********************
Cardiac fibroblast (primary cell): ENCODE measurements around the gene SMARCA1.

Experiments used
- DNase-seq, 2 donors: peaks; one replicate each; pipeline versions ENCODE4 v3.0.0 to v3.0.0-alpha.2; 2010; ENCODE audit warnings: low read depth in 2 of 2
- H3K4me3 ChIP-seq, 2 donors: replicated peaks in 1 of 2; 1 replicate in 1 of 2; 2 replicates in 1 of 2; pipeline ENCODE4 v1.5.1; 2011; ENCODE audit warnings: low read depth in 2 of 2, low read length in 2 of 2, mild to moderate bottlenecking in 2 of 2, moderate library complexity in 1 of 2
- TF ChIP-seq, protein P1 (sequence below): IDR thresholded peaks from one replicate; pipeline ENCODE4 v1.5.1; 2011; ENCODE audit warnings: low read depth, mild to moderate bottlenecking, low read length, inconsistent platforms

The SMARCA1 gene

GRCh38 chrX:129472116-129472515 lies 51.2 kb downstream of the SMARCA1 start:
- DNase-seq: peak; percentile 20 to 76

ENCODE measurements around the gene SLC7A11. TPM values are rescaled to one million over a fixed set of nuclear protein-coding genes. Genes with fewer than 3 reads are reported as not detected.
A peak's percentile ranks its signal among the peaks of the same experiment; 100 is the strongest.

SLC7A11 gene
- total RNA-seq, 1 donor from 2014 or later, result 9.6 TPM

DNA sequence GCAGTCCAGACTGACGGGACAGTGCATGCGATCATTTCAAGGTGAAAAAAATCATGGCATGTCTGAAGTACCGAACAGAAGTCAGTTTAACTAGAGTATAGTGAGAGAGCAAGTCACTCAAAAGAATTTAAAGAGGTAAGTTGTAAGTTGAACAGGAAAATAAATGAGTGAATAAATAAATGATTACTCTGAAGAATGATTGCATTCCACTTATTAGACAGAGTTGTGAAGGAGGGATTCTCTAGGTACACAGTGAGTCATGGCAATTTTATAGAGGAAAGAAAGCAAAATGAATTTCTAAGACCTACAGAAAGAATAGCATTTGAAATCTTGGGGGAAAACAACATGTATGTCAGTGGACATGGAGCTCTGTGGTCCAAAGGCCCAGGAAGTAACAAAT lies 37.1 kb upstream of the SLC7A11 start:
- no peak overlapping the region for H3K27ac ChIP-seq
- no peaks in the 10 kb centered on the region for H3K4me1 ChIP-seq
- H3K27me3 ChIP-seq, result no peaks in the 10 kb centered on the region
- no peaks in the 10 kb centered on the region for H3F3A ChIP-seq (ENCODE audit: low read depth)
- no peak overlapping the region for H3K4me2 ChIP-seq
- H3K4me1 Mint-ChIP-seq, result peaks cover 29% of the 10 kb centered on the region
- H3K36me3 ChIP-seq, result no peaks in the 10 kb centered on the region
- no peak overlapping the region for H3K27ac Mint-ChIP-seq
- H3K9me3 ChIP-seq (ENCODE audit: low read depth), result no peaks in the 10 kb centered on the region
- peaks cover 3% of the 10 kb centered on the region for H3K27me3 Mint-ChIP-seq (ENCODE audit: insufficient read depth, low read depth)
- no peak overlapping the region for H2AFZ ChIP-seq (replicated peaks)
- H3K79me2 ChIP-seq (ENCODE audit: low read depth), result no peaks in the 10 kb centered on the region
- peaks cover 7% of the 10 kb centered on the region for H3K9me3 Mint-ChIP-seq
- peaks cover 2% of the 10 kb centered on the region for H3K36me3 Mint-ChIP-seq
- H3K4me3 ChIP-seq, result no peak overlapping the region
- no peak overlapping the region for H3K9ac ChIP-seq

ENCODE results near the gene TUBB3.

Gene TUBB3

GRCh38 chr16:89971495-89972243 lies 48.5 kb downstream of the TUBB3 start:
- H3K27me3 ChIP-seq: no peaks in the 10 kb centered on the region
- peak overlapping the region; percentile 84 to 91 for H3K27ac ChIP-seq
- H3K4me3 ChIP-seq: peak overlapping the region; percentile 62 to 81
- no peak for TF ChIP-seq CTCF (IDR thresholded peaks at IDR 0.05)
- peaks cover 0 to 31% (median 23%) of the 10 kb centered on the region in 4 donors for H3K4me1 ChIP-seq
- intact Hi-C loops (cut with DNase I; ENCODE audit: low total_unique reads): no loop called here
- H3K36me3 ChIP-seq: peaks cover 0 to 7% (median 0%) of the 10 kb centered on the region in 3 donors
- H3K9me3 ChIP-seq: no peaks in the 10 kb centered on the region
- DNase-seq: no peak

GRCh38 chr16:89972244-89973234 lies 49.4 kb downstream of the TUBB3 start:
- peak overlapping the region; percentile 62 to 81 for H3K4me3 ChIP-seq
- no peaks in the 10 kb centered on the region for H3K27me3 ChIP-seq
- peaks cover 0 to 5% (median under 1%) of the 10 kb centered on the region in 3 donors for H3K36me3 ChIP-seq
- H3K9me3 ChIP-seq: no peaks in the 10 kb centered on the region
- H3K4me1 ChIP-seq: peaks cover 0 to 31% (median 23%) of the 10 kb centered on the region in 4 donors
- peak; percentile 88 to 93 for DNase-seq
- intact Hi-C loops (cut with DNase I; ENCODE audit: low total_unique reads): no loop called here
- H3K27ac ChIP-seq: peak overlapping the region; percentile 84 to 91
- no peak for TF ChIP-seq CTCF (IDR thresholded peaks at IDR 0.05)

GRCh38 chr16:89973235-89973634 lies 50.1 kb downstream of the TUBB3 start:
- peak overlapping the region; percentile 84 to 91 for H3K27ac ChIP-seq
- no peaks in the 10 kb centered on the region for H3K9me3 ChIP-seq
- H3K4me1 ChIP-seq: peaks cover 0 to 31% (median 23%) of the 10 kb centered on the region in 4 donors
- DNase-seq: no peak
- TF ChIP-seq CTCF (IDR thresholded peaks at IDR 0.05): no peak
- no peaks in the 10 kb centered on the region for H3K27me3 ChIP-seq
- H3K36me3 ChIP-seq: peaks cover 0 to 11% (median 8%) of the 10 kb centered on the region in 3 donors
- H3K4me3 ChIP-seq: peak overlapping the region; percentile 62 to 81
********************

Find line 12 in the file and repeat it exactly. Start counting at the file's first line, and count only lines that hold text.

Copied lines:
- total RNA-seq, 1 donor from 2014 or later, result 9.6 TPM